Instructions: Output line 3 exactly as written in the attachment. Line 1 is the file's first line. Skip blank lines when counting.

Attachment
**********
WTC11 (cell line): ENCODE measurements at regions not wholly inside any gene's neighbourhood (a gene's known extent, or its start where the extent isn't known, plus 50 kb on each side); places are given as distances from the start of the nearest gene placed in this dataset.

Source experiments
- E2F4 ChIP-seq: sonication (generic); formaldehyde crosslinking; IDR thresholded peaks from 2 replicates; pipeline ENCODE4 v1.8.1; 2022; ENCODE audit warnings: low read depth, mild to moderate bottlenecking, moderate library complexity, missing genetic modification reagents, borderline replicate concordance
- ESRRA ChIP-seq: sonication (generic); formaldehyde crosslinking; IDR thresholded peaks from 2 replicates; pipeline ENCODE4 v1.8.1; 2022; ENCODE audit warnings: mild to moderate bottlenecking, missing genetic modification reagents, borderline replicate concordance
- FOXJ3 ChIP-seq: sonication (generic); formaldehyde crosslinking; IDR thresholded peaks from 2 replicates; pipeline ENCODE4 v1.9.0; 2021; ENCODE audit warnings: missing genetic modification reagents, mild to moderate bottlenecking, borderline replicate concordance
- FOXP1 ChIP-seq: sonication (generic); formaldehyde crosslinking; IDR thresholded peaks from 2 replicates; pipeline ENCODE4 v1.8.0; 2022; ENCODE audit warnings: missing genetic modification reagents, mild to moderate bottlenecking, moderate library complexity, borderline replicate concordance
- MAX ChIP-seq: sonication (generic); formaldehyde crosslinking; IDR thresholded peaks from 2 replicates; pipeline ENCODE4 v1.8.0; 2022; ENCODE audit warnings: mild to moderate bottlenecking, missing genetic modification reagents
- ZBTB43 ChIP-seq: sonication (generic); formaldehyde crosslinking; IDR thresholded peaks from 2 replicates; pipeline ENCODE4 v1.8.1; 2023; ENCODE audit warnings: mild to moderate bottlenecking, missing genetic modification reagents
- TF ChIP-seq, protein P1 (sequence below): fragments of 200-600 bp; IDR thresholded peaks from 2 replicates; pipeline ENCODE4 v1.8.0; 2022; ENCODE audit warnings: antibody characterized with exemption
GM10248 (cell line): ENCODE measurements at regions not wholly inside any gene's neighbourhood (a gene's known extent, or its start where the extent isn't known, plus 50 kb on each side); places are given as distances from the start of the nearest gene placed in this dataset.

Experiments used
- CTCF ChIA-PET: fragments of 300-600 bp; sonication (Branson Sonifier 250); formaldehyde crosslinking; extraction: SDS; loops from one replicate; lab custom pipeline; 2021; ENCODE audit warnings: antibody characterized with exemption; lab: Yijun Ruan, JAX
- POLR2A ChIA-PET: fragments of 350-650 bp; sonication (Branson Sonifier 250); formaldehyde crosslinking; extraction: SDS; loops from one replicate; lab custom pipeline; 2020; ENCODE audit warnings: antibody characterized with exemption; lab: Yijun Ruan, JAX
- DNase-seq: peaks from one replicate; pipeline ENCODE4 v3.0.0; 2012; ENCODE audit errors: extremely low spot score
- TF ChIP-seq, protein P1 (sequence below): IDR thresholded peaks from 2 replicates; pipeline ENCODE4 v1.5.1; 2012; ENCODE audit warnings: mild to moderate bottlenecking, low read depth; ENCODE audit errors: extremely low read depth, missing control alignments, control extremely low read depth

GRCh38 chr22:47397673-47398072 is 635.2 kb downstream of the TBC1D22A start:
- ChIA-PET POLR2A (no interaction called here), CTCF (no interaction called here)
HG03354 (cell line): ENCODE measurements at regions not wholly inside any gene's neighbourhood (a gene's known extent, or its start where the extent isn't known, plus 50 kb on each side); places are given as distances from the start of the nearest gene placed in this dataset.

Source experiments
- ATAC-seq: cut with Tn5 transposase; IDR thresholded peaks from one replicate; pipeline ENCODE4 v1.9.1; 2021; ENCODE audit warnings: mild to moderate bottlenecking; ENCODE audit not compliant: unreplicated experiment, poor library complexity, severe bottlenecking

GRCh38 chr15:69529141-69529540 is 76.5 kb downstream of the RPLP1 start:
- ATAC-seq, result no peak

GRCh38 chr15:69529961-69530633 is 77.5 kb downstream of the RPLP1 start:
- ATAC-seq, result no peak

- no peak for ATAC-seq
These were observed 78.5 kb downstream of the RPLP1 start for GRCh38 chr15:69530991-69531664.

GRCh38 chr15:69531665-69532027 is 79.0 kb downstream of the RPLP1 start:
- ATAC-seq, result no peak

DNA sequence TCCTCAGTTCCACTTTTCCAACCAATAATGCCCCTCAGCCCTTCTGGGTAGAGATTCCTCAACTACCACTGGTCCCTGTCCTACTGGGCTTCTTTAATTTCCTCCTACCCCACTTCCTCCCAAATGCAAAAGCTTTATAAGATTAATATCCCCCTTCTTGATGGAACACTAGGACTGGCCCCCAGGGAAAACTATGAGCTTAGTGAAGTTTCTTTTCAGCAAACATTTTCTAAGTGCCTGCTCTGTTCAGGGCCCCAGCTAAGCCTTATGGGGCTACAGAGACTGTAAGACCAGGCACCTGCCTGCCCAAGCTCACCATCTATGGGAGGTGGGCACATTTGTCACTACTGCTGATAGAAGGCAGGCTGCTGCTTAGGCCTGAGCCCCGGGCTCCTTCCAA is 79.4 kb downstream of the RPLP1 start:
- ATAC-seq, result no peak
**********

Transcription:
- E2F4 ChIP-seq: sonication (generic); formaldehyde crosslinking; IDR thresholded peaks from 2 replicates; pipeline ENCODE4 v1.8.1; 2022; ENCODE audit warnings: low read depth, mild to moderate bottlenecking, moderate library complexity, missing genetic modification reagents, borderline replicate concordance